Adams Papers
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From John Adams to Elkanah Watson, 16 December 1790

Philadelphia Decr 16. 1790


I have this moment received your favour of Nov. 30, and the Volume inclosed with it: an acceptable Present for which I thank you.

I have not yet had the time to read it, and cannot therefore form any Opinion of its merit. By a kind of [. . .] on the Anecdote of the Child drowning in <[. . .]> the Canal at the Hague, which brought strongly to my Recollection the feelings We both experienced in that distressing moment, which were abundantly compensated by the Joy at the unexpected deliverance of the little Urchin.

If upon reading the Book, any remarks should occur to me worthy your Attention I may at some leisure moment, communicate [. . .]

I am obliged to you for informing me where you are situated: and I hope your Prospects are there agreable, and will answer to your Expectations.

My Rambles abroad appear to me like a Dream: and if your Book had not recalled the Scene of the drowning Babe I might never have thought of it [more]. My Imagination is always refreshed with the Recollection of my Walks and rides about the Hague which are charming: and with those in the Bois de Boulogne, more than with the more Splendid Scenes at Courts or in Cities.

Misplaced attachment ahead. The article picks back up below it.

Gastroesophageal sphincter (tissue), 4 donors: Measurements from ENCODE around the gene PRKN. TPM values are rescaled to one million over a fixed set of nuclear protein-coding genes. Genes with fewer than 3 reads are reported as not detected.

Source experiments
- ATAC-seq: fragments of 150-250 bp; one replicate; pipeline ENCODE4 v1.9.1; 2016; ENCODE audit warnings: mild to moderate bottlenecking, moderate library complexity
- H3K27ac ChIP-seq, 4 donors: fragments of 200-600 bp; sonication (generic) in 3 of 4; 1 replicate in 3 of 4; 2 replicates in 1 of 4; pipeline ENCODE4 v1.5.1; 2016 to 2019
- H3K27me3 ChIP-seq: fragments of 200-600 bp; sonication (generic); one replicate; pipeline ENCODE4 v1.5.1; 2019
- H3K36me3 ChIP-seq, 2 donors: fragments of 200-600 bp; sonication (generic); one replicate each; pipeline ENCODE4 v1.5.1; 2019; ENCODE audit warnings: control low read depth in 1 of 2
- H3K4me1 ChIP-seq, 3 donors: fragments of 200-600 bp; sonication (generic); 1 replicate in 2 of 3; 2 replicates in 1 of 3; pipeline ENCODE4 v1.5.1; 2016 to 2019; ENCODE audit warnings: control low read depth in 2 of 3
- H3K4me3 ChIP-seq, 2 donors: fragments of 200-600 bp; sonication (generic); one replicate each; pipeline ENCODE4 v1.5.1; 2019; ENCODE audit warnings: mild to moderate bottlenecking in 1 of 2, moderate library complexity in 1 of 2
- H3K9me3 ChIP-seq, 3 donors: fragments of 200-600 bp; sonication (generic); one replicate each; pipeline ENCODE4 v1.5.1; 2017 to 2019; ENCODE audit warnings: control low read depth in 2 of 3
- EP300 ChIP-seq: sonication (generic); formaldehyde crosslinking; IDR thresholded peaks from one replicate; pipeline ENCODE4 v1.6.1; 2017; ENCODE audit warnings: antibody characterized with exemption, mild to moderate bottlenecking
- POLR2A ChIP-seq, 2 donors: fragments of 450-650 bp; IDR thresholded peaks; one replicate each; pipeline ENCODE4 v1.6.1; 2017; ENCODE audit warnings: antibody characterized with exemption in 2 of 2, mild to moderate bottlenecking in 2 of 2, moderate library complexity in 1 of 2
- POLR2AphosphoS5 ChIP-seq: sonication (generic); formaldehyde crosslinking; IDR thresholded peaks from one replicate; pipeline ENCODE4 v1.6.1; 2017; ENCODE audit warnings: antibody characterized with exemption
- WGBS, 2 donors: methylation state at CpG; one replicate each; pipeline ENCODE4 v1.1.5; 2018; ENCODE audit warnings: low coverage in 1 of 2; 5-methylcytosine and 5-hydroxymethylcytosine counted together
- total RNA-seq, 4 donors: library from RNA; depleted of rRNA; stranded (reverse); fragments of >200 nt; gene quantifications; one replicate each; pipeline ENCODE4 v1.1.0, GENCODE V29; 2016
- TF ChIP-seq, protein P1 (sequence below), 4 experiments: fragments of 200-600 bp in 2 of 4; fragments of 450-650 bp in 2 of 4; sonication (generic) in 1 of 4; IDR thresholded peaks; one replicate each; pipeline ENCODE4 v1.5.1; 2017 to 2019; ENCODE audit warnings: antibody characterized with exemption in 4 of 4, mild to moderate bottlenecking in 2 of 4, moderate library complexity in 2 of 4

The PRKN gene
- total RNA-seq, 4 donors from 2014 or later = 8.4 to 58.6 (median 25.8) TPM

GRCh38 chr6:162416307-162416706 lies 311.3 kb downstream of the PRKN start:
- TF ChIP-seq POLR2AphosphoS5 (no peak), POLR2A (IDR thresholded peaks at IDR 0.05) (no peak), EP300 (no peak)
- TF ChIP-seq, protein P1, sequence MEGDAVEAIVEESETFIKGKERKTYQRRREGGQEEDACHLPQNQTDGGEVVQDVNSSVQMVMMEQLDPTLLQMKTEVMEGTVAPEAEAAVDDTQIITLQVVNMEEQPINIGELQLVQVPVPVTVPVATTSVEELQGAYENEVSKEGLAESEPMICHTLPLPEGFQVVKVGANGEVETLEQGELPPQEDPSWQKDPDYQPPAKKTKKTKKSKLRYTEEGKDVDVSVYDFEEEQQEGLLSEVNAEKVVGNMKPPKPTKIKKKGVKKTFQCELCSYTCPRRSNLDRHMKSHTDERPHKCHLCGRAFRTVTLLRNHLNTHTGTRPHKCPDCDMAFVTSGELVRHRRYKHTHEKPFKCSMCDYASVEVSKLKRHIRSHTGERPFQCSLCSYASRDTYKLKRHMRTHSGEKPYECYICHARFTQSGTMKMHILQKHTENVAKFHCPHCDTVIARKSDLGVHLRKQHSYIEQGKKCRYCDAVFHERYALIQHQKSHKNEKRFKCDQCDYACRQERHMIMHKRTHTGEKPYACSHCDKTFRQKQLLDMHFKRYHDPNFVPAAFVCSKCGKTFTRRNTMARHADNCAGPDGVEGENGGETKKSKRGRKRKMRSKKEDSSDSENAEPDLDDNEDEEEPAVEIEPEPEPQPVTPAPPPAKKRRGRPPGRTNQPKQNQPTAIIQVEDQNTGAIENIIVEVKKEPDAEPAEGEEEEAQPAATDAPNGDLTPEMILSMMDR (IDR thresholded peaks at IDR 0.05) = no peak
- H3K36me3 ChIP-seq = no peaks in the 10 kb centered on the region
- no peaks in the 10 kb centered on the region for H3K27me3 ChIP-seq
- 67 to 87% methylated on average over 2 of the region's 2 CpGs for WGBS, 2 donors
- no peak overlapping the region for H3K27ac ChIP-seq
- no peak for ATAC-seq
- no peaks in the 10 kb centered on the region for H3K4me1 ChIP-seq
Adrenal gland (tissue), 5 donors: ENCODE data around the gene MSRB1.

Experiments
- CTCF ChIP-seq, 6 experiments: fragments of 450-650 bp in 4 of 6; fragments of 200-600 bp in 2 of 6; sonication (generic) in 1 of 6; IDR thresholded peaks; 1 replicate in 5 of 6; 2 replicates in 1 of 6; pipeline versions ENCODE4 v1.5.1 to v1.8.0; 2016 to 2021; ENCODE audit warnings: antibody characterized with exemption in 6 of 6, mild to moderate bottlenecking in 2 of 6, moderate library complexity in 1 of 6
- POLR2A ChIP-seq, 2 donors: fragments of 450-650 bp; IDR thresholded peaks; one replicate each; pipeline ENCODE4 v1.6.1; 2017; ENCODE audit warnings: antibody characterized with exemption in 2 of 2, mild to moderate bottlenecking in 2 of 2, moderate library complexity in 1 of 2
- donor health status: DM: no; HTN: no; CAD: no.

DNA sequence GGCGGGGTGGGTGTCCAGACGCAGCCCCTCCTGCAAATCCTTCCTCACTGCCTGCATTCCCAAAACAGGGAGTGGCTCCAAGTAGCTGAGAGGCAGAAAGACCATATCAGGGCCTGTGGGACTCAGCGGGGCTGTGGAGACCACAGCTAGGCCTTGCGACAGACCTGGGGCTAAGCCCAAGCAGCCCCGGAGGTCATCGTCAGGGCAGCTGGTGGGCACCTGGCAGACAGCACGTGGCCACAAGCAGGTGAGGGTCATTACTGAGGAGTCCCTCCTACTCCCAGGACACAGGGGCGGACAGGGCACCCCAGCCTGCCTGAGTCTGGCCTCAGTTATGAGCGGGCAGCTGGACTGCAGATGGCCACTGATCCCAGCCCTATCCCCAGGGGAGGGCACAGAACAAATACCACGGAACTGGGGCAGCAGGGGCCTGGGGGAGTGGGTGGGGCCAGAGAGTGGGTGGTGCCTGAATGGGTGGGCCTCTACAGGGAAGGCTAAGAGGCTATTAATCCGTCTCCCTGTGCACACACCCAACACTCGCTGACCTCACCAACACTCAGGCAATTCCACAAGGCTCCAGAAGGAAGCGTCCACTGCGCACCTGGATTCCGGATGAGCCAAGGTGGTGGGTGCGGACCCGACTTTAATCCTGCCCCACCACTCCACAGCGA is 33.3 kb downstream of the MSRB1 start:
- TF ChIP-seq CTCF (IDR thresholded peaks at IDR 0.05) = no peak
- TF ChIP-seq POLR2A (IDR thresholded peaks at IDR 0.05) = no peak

I am Sir with Sincere regard / your most obedient Sert

John Adams.

P.S. I remember now that you once told me at the Hague “That the American Tories and refugees in England dreaded me more than any other or than all other men in the World.” These Expressions, although they are very Strong are of ambiguous Signification.—there were some forged Letters printed in my Name in the London Newspapers breathing Vengeance against that description of People which was never in my feelings nor consistent with my Principles. from these Counterfeits they might be led to expect from me vindictive measures against them, which I never dream’d of.

The Refugees moreover, might entertain hopes, however weak and visionary, of again Seeing the Domination of Britain reinstated in America, and might think me their most determined opponent.—in Such a Guess as this they would not have been much out. however as you Said you know their Sentiments from Conversations with them, I wish you would explain the matter to

J A.

NN: Elkanah Watson Papers.

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